ch17 - CHAPTER 17 THE PRINCIPLE OF LINEAR SUPERPOSITION AND...

Info iconThis preview shows pages 1–2. Sign up to view the full content.

View Full Document Right Arrow Icon
CHAPTER 17 THE PRINCIPLE OF LINEAR SUPERPOSITION AND INTERFERENCE PHENOMENA CONCEPTUAL QUESTIONS ____________________________________________________________________________________________ 1. REASONING AND SOLUTION The principle of linear superposition states that when two or more waves are present simultaneously at the same place, the resultant wave is the sum of the individual waves. This principle does not imply that two sound waves, passing through the same place at the same time, always create a louder sound than either wave alone. The resultant wave pattern depends on the relative phases of the two sound waves when they meet. If two sound waves arrive at the same place at the same time, and they are exactly in phase, then the two waves will interfere constructively and create a louder sound than either wave alone. On the other hand, if two waves arrive at the same place at the same time, and they are exactly out of phase, destructive interference will occur; the net effect is a mutual cancellation of the sound. If the two sound waves have the same amplitude and frequency, they will completely cancel each other and no sound will be heard. ____________________________________________________________________________________________ 2 . REASONING AND SOLUTION If you are sitting at the overlap point between the two speakers in Figure 17.4, the two sound waves reaching you are exactly out of phase. You hear no sound because of destructive interference. If one of the speakers is suddenly shut off, then only one sound wave will reach your ears. Since there is no other sound wave to interfere with this sound wave, you will hear the sound from the single speaker. ____________________________________________________________________________________________ 3 . SSM REASONING AND SOLUTION Consider the situation in Figure 17.3. If you walk along a line that is perpendicular to the line between the speakers and passes through the overlap point, you will always be equidistant from both speakers. Therefore the sound waves along this line always overlap exactly in phase. Hence, you will always hear the same loudness; you will not observe the loudness to change from loud to faint to loud. On the other hand, if you walk along a line that passes through the overlap point and is parallel to the line between the speakers, your distance from the two speakers will vary such that the difference in path lengths traveled by the two waves will vary. At certain points the path length difference between the two sound waves will be an integer number of wavelengths; constructive interference will occur at these points, and the sound intensity will be a maximum. At other points, the path length difference between the two sound waves will be an odd number of half-wavelengths [(1/2) λ , (3/2) , (5/2) , etc.]; destructive interference will occur and the sound intensity will be a minimum. In between the points of constructive and destructive interference, the waves will be out of phase by varying degrees. Therefore, as you walk along this line, you will observe the sound intensity to alternate between faint and loud.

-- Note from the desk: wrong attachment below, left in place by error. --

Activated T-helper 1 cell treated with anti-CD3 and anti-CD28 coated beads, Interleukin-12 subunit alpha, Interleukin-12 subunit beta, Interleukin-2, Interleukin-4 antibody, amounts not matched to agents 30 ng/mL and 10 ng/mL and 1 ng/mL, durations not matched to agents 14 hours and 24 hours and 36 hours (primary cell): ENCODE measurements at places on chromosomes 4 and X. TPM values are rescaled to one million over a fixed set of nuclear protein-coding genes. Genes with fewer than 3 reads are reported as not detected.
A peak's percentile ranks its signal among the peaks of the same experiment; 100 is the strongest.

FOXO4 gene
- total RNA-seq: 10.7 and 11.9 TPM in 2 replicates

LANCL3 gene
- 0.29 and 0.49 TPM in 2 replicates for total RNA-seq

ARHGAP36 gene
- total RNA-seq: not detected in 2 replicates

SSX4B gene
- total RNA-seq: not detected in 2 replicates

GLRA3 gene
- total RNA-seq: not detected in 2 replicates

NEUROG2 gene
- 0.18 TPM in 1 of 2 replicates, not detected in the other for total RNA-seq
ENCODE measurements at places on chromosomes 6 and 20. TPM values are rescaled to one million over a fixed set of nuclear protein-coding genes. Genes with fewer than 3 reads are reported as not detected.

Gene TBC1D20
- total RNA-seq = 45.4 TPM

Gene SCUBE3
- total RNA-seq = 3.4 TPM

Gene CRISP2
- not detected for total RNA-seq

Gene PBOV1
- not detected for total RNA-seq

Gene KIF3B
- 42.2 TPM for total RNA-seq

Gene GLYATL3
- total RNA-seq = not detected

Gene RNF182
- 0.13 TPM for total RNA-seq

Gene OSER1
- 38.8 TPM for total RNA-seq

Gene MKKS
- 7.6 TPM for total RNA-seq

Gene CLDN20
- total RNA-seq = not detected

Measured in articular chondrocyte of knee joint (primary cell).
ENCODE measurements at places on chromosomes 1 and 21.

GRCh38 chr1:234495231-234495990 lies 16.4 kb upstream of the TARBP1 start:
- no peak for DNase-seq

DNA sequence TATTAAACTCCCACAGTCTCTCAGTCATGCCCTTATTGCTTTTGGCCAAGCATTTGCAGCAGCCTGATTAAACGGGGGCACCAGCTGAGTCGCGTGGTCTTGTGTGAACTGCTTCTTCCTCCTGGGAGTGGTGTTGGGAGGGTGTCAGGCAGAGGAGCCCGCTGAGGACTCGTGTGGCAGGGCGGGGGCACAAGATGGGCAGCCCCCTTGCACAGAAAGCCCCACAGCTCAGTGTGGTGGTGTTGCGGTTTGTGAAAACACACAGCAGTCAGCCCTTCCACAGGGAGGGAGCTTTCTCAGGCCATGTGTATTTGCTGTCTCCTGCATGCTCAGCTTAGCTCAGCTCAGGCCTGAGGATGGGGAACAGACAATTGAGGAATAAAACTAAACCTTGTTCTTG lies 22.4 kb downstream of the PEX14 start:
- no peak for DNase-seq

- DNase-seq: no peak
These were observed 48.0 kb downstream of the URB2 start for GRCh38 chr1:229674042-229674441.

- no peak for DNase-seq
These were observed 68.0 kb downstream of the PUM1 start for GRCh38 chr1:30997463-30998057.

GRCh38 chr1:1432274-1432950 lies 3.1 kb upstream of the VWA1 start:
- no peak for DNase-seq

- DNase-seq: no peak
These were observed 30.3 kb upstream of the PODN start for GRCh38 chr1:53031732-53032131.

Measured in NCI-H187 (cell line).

Background image of page 1

Info iconThis preview has intentionally blurred sections. Sign up to view the full version.

View Full DocumentRight Arrow Icon
Image of page 2
This is the end of the preview. Sign up to access the rest of the document.

Page1 / 41

ch17 - CHAPTER 17 THE PRINCIPLE OF LINEAR SUPERPOSITION AND...

This preview shows document pages 1 - 2. Sign up to view the full document.

View Full Document Right Arrow Icon
Ask a homework question - tutors are online